I am a big believer in energy. I’m the one who calls a feng shui expert after I’ve painted my door red which, in my defense, did stop my mail and slow down my life. The red activated some energy of delay, and I was relieved to find that my neighbor’s swimming pool would substitute for a 60-gallon drum of recirculating water that needed to be sitting off the South West corner of the house. I know energy exists. In fact, I have a friend who has a very strong energy field and occasionally we put our palms a few inches from each other just to see if we can feel the energy between us. We usually can.
Healing touch is often compared to Reiki, although it differs in the structure of the training. Both practices work in the energy field but the training and techniques are different. Janet Mentgen, a nurse, created healing touch by pulling together pieces of various holistic healing techniques. She taught it to other nurses, and a new discipline was formed. Healing touch, as does Reiki, deals with the biofield, the body’s energy field, and has credibility in the medical field because it comes from a medical model.
I have a friend who recently had her second baby and second cesarean. She had healing touch done on her in the first few hours after the baby was born and once a day in the five days that followed. She had a hard time the first time around and usually the second cesarean is harder than the first. However, she said she healed much faster (she said 80 percent faster) and she didn’t have to take any painkillers. She credits healing touch with her quick recovery.
Healing touch has been taught in nursing schools in our area since 1989. The first programs were at UT Memphis and UF Gainesville. There are five levels to achieve before one can be certified in healing touch, and the fifth level requires a supervised internship and case notebook. Recertification is necessary every five years and ongoing continuing education classes are required.
I went to Margaret Leslie to try healing touch. She was a school psychiatrist for 25 years before becoming a healing touch practitioner. Margaret started studying healing touch in 1994 and became certified in 1999. She is in the process of getting certified as a teacher of healing touch. Interestingly enough, she is a survivor of breast cancer and had healing touch before and after her surgery. Her healing was very fast and surprisingly painless, facts she attributes to healing touch.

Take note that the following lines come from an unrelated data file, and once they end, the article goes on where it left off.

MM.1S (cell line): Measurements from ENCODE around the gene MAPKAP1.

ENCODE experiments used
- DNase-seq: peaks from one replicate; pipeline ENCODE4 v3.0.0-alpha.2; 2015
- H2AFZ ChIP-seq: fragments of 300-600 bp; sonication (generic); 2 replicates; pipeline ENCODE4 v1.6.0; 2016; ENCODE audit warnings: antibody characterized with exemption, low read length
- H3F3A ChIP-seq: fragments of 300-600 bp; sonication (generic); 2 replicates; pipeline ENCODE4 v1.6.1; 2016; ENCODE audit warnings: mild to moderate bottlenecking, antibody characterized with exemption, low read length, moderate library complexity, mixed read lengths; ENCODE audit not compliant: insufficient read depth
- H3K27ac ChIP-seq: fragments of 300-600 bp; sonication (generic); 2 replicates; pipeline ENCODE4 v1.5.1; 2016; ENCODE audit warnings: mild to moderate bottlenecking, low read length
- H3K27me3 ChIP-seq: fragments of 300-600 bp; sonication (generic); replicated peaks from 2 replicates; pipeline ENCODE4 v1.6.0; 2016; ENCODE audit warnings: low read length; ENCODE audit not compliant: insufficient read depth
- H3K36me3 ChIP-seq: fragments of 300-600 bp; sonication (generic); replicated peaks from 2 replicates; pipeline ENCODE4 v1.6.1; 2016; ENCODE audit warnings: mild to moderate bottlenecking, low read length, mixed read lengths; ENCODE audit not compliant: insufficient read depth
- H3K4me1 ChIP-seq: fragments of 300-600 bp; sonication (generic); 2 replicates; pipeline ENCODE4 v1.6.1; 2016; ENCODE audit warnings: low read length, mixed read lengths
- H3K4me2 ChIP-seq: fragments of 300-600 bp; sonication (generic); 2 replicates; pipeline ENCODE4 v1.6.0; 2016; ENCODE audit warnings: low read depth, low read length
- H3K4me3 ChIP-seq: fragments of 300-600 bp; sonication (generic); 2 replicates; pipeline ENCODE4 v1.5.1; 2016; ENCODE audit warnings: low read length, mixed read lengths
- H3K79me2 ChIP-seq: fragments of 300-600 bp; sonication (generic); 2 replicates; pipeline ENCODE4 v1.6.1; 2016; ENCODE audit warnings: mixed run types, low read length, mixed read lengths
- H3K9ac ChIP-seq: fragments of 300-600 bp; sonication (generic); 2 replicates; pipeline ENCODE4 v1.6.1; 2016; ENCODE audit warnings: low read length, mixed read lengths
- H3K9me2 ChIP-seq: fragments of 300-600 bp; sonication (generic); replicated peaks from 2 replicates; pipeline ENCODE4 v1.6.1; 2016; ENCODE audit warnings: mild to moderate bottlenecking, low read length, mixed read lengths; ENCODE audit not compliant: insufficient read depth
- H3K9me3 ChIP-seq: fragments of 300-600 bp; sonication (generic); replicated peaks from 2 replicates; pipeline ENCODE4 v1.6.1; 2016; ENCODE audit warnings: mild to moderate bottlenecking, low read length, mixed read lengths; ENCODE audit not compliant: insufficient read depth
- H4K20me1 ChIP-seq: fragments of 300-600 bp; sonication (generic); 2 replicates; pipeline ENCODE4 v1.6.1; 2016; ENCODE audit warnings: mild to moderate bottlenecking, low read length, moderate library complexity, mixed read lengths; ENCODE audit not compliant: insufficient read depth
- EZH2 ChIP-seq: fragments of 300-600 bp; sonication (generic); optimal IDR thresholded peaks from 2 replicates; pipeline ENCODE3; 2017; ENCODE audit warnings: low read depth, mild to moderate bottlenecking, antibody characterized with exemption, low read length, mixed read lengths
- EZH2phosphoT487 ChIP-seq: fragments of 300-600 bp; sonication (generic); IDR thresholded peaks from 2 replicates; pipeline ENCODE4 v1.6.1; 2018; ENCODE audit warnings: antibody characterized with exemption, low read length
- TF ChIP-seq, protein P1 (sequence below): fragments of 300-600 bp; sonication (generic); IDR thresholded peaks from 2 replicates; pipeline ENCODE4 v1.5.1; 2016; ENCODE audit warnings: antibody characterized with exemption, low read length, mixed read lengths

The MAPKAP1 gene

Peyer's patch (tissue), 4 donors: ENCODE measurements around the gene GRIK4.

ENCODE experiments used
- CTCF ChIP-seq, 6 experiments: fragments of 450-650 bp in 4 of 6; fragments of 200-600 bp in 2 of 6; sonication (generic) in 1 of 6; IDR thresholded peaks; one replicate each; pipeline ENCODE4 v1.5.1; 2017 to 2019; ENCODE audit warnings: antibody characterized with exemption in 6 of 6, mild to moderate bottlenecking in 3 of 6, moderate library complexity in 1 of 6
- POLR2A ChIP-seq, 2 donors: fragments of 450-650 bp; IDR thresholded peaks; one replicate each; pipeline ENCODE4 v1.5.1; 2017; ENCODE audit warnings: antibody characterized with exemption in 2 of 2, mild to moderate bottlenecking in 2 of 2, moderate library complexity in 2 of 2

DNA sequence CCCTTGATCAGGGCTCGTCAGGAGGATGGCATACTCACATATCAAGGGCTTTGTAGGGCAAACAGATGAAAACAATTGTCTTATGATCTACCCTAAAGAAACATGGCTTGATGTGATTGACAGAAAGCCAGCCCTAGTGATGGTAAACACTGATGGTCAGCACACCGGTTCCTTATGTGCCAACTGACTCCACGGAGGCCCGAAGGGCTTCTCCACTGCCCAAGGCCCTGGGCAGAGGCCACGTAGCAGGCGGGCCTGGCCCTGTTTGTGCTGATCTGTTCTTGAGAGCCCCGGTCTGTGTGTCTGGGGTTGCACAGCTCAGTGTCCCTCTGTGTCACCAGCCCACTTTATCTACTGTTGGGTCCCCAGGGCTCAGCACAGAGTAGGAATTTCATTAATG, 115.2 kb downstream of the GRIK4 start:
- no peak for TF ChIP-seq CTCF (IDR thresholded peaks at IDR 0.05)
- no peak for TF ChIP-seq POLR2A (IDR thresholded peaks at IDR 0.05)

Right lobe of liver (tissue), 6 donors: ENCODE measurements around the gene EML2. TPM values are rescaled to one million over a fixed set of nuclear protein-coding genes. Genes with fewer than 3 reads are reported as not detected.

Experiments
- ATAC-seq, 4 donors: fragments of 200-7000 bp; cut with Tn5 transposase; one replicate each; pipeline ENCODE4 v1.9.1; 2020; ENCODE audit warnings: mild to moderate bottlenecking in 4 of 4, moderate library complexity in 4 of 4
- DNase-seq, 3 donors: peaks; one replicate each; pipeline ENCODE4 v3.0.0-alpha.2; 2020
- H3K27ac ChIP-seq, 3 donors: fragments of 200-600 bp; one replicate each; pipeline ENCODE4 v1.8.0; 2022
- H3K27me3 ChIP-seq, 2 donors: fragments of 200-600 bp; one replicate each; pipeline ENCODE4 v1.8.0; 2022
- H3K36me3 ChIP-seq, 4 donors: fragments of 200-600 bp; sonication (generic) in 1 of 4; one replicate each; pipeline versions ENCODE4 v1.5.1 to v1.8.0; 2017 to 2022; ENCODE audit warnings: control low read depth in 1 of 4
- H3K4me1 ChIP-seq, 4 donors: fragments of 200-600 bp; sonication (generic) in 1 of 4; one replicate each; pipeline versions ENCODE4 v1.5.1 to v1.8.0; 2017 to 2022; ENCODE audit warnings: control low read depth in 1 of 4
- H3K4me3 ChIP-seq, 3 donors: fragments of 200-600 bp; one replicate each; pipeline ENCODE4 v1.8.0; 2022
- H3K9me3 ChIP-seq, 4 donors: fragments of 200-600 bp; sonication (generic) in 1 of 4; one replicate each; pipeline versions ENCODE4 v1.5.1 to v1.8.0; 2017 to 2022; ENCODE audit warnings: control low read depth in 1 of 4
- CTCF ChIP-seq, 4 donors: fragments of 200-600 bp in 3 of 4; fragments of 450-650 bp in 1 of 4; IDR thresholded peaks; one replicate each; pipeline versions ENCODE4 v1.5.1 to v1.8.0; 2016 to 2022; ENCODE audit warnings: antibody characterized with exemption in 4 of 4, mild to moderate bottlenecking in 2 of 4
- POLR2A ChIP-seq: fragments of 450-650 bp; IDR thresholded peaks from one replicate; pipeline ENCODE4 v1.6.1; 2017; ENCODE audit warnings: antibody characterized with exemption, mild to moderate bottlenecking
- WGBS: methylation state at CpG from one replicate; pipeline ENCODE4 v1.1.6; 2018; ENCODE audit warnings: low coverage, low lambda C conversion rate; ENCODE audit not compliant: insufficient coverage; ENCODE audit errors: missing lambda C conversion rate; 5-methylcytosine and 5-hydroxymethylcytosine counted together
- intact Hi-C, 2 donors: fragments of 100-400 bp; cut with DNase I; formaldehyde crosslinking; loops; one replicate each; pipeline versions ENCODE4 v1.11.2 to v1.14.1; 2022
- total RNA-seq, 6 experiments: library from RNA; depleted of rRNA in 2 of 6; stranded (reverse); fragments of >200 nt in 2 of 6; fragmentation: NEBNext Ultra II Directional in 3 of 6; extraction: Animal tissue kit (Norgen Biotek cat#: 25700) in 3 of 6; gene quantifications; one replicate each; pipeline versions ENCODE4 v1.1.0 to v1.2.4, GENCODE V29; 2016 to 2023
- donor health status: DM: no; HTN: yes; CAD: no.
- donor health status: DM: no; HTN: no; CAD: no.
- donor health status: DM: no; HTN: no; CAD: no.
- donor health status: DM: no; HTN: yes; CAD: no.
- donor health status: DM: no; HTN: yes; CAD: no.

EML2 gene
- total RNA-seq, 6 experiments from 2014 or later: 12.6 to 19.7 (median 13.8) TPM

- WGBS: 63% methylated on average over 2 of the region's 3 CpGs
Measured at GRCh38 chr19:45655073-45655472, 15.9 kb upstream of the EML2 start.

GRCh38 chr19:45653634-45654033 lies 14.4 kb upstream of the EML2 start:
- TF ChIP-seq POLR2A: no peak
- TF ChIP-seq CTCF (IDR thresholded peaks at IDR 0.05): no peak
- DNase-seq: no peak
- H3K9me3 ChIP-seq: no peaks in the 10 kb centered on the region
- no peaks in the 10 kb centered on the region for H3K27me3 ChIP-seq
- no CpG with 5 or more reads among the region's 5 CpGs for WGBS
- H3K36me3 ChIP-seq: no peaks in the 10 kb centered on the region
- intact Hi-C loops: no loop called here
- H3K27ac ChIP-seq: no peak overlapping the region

I talked to her a few minutes before we began. She asked me if there were anything specific I needed to work on. Since I said no, she decided to align my energy. I laid on her table and she walked around me with her arms outstretched feeling the edges of my energy field. OK, here’s the weird part. I don’t know why this surprised me but I could feel her pushing the edges of my energy field. It was about four feet out from my body. She then put her hands on my feet to “tune” into my energy. Healing touch can be done by actually touching a person or by moving the hands a few inches above the body. She worked from my feet up. She put her hands on my feet and left them there until the energy was corrected or neutralized. Then she put her hands on my ankles, then my knees. We talked a bit at first but as she worked her way up my body, I got very sleepy.
I tried to stay awake because, after all, I had to write about this experience. I couldn’t stay awake. Her voice faded out and I had this incredible vision involving fields of flowers and a path and a very dear friend. Margaret woke me up about 45 minutes later when she was done. She said she removed a great deal of stagnant energy from my shoulders that was probably weighing me down. I sat up and hopped off the table. She caught me as I fell and told me to be careful for a while as my balance might be off for a bit. Uh, she was right. As I floated downstairs to my car, I felt light and bright, almost as if I glowed.
A nurse friend of mine says that although there are many healing modalities, healing touch is a discipline which can be very effective. A lot of the success of a holistic therapy depends on the relationship and/or the level of trust between the healer and client and what the client believes in. Someone who doesn’t believe in the energy of the body probably won’t have the same level of success as someone who calls the feng shui lady for advice. But there is a lot of research to support the idea that healing touch does help people recover from surgery faster and with less pain and medication.
And in this time of shorter office visits, multiple specialists and easy prescriptions, a world where so much is done to negate the relationship between healer and patient, healing touch might be just what the doctor should have ordered.
Wendy Smith, metropulse.com